International Styles

Recent Tendency to Adopt the Protective Features of Old-Line Insurance

All the aforementioned assessment plans proved exceedingly unsatisfactory, despite the fact that fraternal societies have generally been exemplary in the matter of selecting risks and in keeping expenses down to a very low figure. Accordingly the -societies have attempted in recent years to devise ways and means of strengthening their financial position, and many have secured the services of actuaries for the purpose. Many of the societies have accumulated some sort of reserve or emergency fund, but in the great majority of instances this fund falls far short of being an adequate reserve. It is encouraging to note, however, that those in charge of the leading societies now fully realize that there is only one correct plan of insurance, namely, that based on scientific principles, and that fraternal insurance, if it is to guarantee its benefits and be a permanent factor in the community, must be conducted on the same scientific basis that the old-line companies have wisely made the foundation of their enormous business. In fact, some of the societies have already adopted either level rates computed scientifically on the basis of the National Fraternal Congress table of mortality, or the so-called "step-rate" plan. This latter plan consists of level rates increasing for successive terms of five or ten years. The increasing term rates, however, apply only to the working period of life and, at about age 60, merge into a level rate for the rest of life.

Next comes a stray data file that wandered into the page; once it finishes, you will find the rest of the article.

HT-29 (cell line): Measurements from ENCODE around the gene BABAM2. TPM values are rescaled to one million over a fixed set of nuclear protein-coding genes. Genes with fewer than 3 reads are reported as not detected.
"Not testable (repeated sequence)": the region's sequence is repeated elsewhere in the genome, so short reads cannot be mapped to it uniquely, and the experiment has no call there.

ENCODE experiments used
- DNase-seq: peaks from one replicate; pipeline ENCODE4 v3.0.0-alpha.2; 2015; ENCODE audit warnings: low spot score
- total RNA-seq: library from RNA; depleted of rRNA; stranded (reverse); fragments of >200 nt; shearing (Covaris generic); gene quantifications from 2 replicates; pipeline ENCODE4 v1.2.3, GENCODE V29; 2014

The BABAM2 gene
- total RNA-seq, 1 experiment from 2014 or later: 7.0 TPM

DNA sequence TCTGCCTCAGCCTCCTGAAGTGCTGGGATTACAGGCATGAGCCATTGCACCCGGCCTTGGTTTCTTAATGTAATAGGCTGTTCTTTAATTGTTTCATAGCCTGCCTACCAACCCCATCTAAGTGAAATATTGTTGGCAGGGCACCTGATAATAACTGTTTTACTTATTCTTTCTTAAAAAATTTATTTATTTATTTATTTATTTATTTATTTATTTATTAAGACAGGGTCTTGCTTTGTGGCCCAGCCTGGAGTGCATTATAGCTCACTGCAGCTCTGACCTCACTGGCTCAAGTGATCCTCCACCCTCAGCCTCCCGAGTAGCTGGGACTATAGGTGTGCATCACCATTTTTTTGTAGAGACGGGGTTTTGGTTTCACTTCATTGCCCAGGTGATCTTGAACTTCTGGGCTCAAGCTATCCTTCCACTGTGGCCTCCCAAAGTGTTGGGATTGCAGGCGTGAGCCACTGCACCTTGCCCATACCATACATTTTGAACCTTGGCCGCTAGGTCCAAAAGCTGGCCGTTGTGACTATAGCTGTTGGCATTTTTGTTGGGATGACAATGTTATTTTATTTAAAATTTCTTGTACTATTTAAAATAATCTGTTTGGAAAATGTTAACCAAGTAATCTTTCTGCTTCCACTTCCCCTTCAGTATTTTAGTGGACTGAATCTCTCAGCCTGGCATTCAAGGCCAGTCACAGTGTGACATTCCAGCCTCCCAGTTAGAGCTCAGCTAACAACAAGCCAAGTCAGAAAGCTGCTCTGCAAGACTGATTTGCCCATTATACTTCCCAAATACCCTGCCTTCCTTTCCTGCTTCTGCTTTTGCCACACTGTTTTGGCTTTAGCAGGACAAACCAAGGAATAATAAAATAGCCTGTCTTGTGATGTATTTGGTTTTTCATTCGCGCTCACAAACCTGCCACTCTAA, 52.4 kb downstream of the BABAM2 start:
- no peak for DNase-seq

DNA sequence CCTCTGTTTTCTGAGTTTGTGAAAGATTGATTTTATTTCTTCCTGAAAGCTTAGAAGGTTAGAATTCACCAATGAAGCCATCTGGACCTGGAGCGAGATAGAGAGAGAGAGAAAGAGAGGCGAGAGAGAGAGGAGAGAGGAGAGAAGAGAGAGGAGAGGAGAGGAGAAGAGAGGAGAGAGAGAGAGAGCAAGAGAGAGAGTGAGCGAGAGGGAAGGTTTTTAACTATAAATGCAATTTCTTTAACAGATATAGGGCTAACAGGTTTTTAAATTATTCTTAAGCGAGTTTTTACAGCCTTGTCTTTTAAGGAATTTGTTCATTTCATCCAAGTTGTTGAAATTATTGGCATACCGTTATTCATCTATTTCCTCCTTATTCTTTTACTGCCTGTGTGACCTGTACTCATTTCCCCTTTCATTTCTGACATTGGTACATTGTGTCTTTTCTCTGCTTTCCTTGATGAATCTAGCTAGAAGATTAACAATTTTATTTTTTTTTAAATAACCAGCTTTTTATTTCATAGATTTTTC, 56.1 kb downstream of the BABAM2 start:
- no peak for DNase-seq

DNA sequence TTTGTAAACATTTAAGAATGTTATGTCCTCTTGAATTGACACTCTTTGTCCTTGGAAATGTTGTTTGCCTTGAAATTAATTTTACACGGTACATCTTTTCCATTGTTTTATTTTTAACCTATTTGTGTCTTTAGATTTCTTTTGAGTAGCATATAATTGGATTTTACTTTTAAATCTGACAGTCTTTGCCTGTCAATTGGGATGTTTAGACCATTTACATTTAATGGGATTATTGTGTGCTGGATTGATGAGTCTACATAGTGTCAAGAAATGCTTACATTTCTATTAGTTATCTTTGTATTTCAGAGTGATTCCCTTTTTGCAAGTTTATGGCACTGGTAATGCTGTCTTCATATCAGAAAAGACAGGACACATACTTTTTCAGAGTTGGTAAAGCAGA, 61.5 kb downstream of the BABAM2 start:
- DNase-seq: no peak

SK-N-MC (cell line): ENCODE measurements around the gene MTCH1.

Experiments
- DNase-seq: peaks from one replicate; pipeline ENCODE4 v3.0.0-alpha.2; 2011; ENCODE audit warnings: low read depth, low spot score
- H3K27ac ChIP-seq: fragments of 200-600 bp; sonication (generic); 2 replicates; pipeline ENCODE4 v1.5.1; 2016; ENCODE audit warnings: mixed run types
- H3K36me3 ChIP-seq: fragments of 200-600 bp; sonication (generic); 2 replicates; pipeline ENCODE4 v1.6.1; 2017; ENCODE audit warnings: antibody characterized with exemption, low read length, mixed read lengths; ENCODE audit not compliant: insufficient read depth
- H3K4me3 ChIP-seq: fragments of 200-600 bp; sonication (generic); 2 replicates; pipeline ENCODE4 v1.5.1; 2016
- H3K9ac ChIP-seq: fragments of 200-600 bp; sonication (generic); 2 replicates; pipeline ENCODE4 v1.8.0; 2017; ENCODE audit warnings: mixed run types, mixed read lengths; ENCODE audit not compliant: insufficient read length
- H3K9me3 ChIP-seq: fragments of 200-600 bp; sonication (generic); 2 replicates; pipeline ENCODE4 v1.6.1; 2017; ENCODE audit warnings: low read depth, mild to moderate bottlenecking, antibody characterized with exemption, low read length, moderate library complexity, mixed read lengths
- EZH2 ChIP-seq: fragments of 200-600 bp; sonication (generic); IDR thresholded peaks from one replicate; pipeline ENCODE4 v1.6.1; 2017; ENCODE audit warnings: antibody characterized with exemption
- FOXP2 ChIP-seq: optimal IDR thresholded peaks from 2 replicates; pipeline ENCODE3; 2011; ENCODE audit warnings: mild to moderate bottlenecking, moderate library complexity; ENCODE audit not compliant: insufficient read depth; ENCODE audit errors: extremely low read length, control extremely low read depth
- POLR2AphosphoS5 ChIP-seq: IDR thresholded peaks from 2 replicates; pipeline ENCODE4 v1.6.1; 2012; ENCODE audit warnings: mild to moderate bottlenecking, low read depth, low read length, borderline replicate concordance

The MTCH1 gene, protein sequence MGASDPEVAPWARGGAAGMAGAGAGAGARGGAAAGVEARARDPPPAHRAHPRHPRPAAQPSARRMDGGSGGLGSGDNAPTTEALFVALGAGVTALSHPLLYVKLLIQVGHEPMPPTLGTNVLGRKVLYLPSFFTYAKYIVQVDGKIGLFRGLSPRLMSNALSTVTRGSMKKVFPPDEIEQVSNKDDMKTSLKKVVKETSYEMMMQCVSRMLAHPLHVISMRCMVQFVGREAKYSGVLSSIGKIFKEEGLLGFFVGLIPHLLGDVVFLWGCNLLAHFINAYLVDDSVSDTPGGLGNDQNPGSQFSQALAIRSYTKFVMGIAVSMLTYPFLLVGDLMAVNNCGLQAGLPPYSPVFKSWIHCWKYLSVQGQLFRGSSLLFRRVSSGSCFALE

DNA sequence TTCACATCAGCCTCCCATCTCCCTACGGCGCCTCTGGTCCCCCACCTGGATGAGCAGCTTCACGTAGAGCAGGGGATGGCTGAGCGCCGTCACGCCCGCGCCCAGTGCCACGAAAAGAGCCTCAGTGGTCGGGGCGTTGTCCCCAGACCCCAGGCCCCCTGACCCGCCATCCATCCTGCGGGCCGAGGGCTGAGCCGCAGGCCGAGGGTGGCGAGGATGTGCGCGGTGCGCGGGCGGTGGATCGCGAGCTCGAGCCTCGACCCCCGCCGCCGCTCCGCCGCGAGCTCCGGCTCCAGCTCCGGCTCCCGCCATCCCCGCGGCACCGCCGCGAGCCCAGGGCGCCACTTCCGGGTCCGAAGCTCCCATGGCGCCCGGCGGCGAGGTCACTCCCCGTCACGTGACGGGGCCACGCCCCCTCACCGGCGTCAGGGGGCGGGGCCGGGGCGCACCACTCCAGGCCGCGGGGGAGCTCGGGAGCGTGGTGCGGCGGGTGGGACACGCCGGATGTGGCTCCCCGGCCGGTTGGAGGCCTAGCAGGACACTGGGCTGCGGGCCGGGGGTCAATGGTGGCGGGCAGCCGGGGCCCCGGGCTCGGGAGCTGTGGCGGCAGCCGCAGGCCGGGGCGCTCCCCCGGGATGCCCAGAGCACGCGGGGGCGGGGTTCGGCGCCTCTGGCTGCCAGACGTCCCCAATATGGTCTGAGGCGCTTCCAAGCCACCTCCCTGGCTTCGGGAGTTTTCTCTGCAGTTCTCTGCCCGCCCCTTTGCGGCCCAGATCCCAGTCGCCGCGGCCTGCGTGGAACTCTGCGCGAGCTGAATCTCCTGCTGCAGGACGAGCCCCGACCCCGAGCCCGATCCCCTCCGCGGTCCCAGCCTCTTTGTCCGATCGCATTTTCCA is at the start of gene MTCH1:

In trying to reorganize their scale of rates the societies are encountering much opposition from their members and are experiencing much difficulty in educating them to an understanding of the situation. The problem involved is a serious one since many of the societies have been in existence for many years and, owing to their inadequate rates during the whole of their existence, are now obliged to increase their rates enormously in order to meet current claims. In other words, their problem is to find some way of meeting the situation which has grown out of the accumulating deficits of past years. And in trying to solve this problem the societies must contend with the conflicting interests of different classes of members. The older members naturally favor the retention of the old methods, since the raising of rates at the older ages to an adequate basis would, in many instances, mean an unbearable burden. The younger members, on the other hand, feel that they should not be asked to contribute for the benefit of the older members, and are therefore not so inclined to oppose a more equitable rate adjustment. In their attempts to reform their rating systems the societies have in most instances tried b compromise between these two classes of members, i.e. when deficiencies made it necessary rates were increased but the increase was greater at the older ages than at the younger ones. Many feel that the only solution available is, as Mr. Walter S. Nichols puts it, "to so regulate the inequality between the groups that additions to the young membership can be kept up until such time as the rates can step by step be finally raised to an adequate basis."




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